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Staff file photo by Jake Daniels / A Passat sedan goes around part of the test track at VW's Chattanooga plant. VW has plans to expand the track so it can test the new SUVs which the company plans to start assembling later this year.

Volkswagen's Chattanooga plant and a city panel have agreed to reject a company's bid for expanding the factory's test track after the firm was the only one to offer a proposal for the project.

After VW reviewed the $2.16 million bid by Thomas Brothers Construction Co. against the budget for the test track expansion, the automaker and the city's Industrial Development Board (IDB) decided to look at other ways to proceed.

Bill Payne, city engineer, said Wednesday at a meeting of the board that VW officials, rather than work through the city, will likely look at pursuing that expansion project themselves.

The plan had been to pay for the test track additions out of the $52.5 million in incentive money provided by the city and Hamilton County to land the $900 million plant expansion for the sport utility vehicle, on which production is to start late this year.

The expansion of the test track includes construction of a figure-eight course so the carmaker can evaluate its new SUV's four-wheel drive features.

"We are extending the existing rattle track, which is used to verify quality standards on completed vehicles, to accommodate testing needs for the new midsize SUV," said VW Chattanooga spokesman Scott Wilson.

Resolution blocked

In other business, the board deadlocked in a 3-3 vote on a proposal that opponents claimed would have been a blow to transparency in city government.

The resolution would have authorized the Industrial Development Board (IDB) chairman, vice chairman or city attorney to enter into settlement agreements, such as in lawsuits involving companies doing business with the board where there was no liability to the panel.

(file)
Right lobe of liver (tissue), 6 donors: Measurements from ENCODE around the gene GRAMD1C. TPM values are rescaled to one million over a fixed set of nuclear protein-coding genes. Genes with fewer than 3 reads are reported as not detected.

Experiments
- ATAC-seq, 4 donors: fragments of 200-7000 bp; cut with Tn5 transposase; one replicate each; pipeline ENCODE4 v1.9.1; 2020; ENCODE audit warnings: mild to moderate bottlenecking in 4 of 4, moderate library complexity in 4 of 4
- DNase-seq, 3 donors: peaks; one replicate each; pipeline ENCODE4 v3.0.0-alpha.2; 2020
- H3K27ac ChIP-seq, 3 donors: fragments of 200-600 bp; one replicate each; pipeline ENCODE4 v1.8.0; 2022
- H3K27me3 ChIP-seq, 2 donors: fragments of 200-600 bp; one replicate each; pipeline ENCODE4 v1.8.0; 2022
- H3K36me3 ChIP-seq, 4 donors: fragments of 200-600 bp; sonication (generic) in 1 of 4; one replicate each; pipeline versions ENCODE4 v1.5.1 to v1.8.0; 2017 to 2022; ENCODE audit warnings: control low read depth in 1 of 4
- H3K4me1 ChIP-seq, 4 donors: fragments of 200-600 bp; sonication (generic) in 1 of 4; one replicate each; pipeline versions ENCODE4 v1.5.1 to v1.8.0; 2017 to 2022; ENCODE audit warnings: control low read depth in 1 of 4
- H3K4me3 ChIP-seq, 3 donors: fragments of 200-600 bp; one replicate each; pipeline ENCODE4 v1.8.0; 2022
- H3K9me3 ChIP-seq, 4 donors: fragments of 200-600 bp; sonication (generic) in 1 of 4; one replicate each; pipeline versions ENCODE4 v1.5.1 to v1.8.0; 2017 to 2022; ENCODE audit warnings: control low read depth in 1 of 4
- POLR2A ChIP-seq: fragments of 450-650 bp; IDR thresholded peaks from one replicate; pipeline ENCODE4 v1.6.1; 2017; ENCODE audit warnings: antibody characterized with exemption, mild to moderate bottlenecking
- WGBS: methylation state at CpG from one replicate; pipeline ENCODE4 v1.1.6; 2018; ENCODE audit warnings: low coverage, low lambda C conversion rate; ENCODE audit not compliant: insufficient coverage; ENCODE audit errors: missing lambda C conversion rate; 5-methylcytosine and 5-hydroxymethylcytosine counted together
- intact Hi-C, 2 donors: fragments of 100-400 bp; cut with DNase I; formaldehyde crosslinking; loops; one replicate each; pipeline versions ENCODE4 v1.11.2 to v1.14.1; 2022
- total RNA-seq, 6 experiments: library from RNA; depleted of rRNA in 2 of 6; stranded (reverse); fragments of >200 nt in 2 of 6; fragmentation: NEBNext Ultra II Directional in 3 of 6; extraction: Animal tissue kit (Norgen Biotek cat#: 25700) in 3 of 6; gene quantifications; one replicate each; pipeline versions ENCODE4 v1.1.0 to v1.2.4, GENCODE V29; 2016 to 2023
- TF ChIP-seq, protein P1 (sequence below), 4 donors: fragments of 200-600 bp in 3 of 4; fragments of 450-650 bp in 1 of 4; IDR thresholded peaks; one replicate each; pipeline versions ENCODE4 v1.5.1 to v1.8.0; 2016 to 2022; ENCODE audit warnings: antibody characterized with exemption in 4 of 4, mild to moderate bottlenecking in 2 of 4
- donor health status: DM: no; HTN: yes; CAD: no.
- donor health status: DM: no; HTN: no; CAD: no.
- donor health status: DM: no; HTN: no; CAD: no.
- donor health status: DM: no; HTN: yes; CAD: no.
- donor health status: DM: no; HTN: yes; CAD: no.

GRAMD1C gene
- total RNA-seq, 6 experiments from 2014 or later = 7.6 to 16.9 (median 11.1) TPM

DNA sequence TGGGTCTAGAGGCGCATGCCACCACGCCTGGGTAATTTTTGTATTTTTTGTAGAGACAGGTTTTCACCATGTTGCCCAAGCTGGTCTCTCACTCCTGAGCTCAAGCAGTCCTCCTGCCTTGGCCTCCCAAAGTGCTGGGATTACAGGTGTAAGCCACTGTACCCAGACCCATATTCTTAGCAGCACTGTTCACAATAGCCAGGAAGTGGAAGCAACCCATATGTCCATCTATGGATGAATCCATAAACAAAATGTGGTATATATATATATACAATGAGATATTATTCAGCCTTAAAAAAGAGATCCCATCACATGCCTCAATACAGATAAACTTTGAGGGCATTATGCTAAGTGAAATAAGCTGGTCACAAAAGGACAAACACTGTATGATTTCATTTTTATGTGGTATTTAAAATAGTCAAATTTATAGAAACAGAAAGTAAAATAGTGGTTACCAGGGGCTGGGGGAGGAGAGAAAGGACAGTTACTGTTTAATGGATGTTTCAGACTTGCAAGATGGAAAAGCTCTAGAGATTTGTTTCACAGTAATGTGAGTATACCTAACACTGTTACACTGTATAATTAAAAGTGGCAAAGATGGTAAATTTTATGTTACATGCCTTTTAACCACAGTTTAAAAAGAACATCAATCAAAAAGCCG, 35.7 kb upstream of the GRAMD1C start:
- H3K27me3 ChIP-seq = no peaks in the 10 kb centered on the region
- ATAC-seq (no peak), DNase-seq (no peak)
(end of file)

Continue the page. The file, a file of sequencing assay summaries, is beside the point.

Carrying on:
"We can simply go forward and let the parties enter into the agreement on cases where the IDB has no exposure," said City Attorney Wade Hinton. After the settlement, he said he could come back with a report at the next public meeting.

However, panel member Jimmy Rodgers Jr. said the board and the city need to have prior knowledge of such settlements and lawsuits.

"I think having it on the agenda would help that," he said.

Alan Lebovitz, another panel member, said he didn't have a problem with the resolution.

"I get the impression that there are situations where things need to happen sooner rather than later," he said. "So we don't want to hold these situations up."

After the vote that effectively blocked the resolution's passage, Franklin McCallie of the citizen watchdog group Accountability for Taxpayer Money lauded the panel's action.

"I've been saying to the administration let's have transparency Everybody ought to have transparency, every city body, every administrative group, every developer and attorney that comes into the place ought to be transparent with us," he said. "It's just the way government is better."

Contact Mike Pare at mpare@timesfreepress.com or 423-757-6318.

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